Correspondence  |   November 2004
GlideScope®-assisted Fiberoptic Intubation: A New Airway Teaching Method
Author Notes
  • Cleveland Clinic Foundation, Cleveland, Ohio.
Article Information
Correspondence   |   November 2004
GlideScope®-assisted Fiberoptic Intubation: A New Airway Teaching Method
Anesthesiology 11 2004, Vol.101, 1252. doi:
Anesthesiology 11 2004, Vol.101, 1252. doi:
To the Editor:—
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It is well known that “practice makes perfect” when learning fiberoptic intubation (FOI). Although subjecting patients with normal airways to awake FOI for mere teaching purposes is usually inappropriate, it is common to have residents obtain FOI experience in patients with normal airways during general anesthesia. However, conducting FOI in this setting has time pressures that are not present with awake intubation, because special concerns of oxygenation, ventilation, and awakening exist. Complicating this situation is the fact that frequently only the operator can see what is happening, such that the supervisor can only offer limited assistance.
The purpose of this letter is to describe a new technique for FOI using the GlideScope® video laryngoscope (Vitaid Airway Management*, Williamsville, NY). After anesthetic induction, a GlideScope® is introduced in the usual manner,1,2 followed by introduction of the fiberoptic bronchoscope (FOB). While the resident manipulates the FOB into position, the supervisor monitors the GlideScope® display to see where the tip of the FOB is located. (The resident looks only through the FOB and does not look at the GlideScope® display.) The supervisor then provides verbal feedback to the resident as to the location of the tip of the FOB. When the FOB has entered well into the trachea, the endotracheal tube is passed over the FOB into the glottis. Here, use of the GlideScope® can again be helpful because, should the endotracheal tube get caught on the arytenoids3 or other laryngeal structures, it becomes evident on the GlideScope® display, and appropriate corrective action (such as twisting the endotracheal tube) can easily be taken.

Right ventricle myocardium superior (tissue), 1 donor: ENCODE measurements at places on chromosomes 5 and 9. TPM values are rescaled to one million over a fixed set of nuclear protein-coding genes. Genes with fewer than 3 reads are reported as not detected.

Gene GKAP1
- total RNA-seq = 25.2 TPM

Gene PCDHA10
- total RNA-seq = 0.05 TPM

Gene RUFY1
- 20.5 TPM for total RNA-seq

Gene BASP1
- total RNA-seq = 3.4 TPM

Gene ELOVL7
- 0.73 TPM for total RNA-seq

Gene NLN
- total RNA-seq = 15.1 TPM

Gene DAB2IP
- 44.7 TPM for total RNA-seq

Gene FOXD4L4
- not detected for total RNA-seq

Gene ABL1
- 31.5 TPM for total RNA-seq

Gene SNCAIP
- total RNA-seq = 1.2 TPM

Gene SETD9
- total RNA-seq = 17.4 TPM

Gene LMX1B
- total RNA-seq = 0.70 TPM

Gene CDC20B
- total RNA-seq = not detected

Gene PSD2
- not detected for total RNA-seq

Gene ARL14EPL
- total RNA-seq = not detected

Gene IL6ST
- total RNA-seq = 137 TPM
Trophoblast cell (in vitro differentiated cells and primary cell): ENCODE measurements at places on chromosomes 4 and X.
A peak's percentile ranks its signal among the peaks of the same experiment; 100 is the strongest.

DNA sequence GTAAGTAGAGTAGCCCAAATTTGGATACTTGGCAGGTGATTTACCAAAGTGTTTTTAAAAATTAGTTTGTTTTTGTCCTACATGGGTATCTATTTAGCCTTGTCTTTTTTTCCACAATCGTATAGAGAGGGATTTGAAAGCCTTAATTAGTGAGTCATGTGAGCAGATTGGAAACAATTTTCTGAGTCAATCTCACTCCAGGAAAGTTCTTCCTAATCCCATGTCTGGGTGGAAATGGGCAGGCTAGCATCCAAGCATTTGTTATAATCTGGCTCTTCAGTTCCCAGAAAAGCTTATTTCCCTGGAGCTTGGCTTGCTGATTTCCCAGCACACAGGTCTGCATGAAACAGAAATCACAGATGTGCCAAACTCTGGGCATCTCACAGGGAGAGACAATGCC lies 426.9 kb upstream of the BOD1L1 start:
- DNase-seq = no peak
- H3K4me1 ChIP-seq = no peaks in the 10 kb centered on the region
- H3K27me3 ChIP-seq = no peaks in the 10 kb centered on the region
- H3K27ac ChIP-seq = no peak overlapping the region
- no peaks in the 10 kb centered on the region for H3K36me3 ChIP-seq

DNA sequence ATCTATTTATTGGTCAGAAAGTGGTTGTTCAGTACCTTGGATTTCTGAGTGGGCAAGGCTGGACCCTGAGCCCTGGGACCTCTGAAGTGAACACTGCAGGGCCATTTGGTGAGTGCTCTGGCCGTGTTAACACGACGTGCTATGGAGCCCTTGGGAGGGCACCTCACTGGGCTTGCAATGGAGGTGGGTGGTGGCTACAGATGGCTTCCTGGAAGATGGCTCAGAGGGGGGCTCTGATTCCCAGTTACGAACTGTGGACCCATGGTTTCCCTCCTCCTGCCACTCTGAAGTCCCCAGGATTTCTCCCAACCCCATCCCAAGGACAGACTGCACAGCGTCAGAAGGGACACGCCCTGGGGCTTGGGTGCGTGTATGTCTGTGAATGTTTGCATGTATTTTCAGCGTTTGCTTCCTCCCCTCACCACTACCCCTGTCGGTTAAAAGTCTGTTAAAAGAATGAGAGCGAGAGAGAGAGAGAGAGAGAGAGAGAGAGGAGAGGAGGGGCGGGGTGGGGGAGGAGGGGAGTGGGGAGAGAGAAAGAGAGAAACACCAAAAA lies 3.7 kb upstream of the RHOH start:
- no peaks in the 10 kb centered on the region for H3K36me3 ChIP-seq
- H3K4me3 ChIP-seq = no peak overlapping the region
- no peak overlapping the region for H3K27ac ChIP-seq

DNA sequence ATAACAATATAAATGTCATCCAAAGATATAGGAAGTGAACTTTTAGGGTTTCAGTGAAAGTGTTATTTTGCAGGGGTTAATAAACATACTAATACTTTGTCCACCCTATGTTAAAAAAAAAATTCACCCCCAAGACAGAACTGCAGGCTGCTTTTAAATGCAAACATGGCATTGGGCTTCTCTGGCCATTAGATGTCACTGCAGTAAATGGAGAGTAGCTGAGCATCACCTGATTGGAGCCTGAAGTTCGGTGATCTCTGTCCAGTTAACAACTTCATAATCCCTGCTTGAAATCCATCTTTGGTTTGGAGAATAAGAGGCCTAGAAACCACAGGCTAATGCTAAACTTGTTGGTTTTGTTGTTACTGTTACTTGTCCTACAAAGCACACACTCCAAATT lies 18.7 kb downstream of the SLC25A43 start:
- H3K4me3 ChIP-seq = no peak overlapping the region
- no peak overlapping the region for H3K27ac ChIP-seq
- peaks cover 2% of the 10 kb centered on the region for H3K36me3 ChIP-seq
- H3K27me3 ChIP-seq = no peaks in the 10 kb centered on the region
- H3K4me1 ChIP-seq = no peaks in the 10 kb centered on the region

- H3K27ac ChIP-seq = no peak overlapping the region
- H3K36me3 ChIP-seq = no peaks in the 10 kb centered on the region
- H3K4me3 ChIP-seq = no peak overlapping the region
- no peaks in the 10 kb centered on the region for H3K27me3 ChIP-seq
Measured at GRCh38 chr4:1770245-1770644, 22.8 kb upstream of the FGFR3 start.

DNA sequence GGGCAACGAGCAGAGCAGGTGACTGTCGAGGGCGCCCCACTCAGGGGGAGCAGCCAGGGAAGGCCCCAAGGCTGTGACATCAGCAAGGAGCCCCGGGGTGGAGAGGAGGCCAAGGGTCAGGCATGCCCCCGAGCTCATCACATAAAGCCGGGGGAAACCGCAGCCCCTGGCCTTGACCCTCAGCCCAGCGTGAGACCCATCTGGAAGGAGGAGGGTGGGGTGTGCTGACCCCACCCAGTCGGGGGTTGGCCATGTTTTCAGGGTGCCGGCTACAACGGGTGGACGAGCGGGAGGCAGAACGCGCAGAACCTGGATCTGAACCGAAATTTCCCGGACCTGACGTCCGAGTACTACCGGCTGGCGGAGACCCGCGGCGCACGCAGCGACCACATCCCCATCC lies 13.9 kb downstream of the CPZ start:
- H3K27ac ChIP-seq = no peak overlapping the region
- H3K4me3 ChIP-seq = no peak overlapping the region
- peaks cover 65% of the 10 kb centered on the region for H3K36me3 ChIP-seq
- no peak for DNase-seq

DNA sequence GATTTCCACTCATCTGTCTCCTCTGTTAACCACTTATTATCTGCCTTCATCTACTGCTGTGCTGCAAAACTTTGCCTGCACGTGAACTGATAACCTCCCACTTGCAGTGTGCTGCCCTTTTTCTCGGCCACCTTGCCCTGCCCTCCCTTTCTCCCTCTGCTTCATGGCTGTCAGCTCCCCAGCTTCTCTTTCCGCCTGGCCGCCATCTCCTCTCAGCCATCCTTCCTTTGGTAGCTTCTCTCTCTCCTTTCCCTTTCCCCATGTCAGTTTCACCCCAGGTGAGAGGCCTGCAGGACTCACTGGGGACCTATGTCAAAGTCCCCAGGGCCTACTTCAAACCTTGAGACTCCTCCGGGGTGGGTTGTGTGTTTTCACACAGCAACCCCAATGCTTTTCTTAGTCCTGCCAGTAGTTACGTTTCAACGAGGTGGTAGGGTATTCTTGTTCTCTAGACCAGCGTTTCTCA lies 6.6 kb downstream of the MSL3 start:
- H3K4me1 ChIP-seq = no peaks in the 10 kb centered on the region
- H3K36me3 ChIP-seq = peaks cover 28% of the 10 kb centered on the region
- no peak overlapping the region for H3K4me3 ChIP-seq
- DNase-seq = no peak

It should also be pointed out that during general anesthesia, the lumen of the pharynx and the larynx usually becomes smaller as a result of reduced muscle tone. Insertion of the GlideScope® lifts the tongue and the jaw to open up these structures and facilitates the identification of anatomical landmarks by the user of the FOB.
Finally, it should be emphasized that this technique would be expected to be useful for other purposes, as in situations where FOI is difficult even for experienced operators, as may occur, for example, in the case of an airway soiled by blood.
Based on using this technique in eight anesthetized patients to date, I have found it to be particularly valuable, especially in averting lengthy detours to peripheral structures such as the piriform fossae. It was also my experience that this technique offers a “macro view” that is helpful even when a video bronchoscope is available. Although it is my clinical impression that FOI using this technique can be accomplished in a shorter period and accelerates resident learning, formal studies are needed to test these impressions.
Cleveland Clinic Foundation, Cleveland, Ohio.
Cooper R: Use of a new videolaryngoscope (GlideScope®) in the management of a difficult airway. Can J Anesth 2003; 50:611–3Cooper, R
Agro F, Barzoi G, Montecchia F: Tracheal intubation using a Macintosh laryngoscope or a GlideScope in 15 patients with cervical spine immobilization. Br J Anaesth 2003; 90:705–6Agro, F Barzoi, G Montecchia, F
Katsnelson T, Frost EAM, Farcon E, Goldinger PL: When the endotracheal tube will not pass over the flexible fiberoptic bronchoscope. Anesthesiology 1992; 76:151–2Katsnelson, T Frost, EAM Farcon, E Goldinger, PL